New Yorker, FT: the real problem with private equity
The real reason that we should be concerned about private equity’s expanding power lies in the way these firms have become increasingly adept at using financial gimmicks to line their pocketsAnd it goes on to explain concisely what the problem is. In essence, it's debt, as we've explained before. Buy a firm, load it with debt, and that leverage increases your returns.
"The rewards can be extraordinary: when Romney was at Bain, it supposedly earned eighty-eight per cent a year for its investors. But piles of debt also increase the risk that companies will go bust."And it gets worse.
"In the past decade, though, that calculus changed. Having already piled companies high with debt in order to buy them, many private-equity funds had their companies borrow even more, and then used that money to pay themselves huge “special dividends.”And from 2003 to 2007 private equity funds took over $70bn out of their companies. The New Yorker adds:
These dividends created no economic value—they just redistributed money from the company to the private-equity investors.Indeed. And it goes on to explain how private equity firms can increasingly profit even if the companies they run go under—an outcome made much likelier by all that extra borrowing. It gives the example of a U.S. company that was bought and eventually went bankrupt, dumping its debts on society and wiping out its workers' pensions obligations - while making a 23 percent profit for the private equity firm (more examples of this, in an in-depth article in the New York Times here). A letter in the Financial Times from Professor Louis Brennan of Trinity College Dublin has more on this:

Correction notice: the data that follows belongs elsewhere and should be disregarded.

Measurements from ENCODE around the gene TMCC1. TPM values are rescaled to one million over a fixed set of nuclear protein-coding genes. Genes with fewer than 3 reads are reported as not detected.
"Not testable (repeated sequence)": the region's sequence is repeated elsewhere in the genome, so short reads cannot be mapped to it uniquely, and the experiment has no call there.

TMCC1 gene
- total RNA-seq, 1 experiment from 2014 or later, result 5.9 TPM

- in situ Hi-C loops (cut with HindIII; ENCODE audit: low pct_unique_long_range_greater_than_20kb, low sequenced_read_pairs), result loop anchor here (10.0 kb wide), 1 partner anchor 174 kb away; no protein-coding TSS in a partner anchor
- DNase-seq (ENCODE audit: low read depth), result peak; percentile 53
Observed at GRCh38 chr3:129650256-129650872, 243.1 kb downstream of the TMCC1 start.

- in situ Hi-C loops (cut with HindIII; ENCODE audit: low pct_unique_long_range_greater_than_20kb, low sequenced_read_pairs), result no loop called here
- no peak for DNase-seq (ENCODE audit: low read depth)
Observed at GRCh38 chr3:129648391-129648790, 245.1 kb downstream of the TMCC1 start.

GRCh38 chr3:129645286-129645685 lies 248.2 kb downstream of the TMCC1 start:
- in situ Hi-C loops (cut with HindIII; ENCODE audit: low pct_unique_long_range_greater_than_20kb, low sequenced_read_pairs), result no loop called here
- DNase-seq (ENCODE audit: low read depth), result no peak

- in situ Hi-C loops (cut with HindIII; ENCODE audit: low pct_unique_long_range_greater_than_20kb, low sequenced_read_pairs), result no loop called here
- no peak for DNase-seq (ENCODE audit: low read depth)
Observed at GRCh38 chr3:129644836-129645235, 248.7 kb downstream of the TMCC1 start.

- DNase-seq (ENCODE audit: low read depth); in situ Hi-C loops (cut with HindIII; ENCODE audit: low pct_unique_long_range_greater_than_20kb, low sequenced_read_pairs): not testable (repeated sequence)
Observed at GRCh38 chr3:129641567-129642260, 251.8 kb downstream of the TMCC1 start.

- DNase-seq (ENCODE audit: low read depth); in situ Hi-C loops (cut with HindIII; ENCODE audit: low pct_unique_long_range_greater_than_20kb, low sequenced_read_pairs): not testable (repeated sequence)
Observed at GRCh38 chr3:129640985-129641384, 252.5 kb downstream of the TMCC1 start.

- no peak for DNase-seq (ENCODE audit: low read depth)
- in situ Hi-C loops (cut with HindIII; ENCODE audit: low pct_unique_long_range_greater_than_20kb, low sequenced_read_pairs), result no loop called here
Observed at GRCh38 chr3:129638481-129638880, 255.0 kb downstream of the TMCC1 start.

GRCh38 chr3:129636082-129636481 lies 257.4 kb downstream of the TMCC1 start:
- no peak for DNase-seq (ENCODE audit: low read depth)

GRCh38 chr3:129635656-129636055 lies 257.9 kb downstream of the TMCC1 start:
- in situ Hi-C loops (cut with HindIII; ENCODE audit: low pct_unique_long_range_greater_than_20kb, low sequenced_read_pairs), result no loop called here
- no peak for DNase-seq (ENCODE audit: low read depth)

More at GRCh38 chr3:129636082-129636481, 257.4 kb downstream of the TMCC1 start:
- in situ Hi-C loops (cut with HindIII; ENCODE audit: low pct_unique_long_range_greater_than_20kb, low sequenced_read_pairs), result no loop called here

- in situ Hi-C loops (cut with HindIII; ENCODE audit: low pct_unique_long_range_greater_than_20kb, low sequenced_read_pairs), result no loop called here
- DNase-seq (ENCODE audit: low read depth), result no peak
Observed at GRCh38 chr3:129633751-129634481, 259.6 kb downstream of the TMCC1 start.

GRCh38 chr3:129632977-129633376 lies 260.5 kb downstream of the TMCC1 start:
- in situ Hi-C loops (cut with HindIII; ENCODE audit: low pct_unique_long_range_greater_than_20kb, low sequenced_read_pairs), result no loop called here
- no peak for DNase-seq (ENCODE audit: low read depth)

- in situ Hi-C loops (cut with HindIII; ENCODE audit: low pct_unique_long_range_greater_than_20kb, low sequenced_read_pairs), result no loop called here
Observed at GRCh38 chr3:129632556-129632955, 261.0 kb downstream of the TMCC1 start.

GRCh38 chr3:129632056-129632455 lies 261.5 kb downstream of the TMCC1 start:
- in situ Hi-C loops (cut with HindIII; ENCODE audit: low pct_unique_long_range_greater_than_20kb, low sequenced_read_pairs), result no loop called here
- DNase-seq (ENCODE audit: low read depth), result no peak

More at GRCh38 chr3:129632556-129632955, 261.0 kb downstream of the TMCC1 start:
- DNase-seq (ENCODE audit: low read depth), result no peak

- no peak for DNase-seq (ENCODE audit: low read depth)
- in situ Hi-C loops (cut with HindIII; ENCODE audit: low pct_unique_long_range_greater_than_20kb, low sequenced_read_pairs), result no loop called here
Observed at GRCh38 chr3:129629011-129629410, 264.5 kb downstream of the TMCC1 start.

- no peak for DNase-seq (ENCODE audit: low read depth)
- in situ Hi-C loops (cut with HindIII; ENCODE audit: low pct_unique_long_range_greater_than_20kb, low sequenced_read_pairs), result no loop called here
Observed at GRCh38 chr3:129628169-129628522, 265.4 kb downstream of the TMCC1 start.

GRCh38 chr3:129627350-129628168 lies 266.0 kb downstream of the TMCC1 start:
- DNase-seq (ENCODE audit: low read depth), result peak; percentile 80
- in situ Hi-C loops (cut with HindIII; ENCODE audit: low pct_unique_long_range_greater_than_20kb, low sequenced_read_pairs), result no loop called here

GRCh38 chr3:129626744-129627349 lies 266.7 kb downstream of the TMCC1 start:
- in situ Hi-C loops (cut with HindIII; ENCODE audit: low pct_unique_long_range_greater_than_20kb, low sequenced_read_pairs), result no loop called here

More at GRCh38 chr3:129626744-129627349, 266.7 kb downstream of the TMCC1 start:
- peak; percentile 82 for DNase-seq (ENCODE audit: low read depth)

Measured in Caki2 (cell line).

Private equity “works” not because of accountability but because of the ease with which implicit and explicit contracts may be broken – pension commitments, employee contracts, supplier contracts, and intellectual property stripped out and repackaged.(And see some Harvard research on this here.) here we get into an often overlooked aspect of tax havens. Tax havens create laws deliberately to help investors do this, under a veil of secrecy. No wonder Mitt Romney and his former company Bain Capital chose the Cayman Islands to locate their activities.
Private equity “works” not because of greater accountability but because of a reduced accountability that enables a minority to benefit at the expense of a majority. It is not even a zero-sum game but a game that involves both value shifting and value destruction.
And all this is destabilising. Take a look, now, at Marty Sullivan's article on Romney, Bain, private equity and taxes, in the highbrow U.S. publication Taxanalysts.
"Bain profited from a dangerous flaw in our corporate tax that subsidizes destabilizing financial structures.Now back to the New Yorker:
. . .
the tax incentive for leverage goes to the heart of the deal and can cause serious economic damage.
. . .
higher levels of debt threaten macroeconomic stability by leaving the economy more vulnerable to small contractions in business activity."
"That’s not exactly how capitalism is supposed to work."You don't say. This is a classic example of the corruption of capitalism - which we believe is right at the core of what the Occupy protesters are angry about. Oh, and then there's the very closely related question of tax justice, and another example of this corruption:
"As if this weren’t galling enough, taxpayers are left on the hook. Interest payments on all that debt are tax-deductible; when pensions are dumped, a federal agency called the Pension Benefit Guaranty Corporation picks up the tab; and the money that the dealmakers earn is taxed at a much lower rate than normal income would be, thanks to the so-called “carried interest” loophole."Ugh, ugh, and thrice ugh. And, to round the New Yorker article off:
"If private-equity firms are as good at remaking companies as they claim, they don’t need tax loopholes to make money."Absolutely spot on. All you really need know about the private equity industry, in a single page.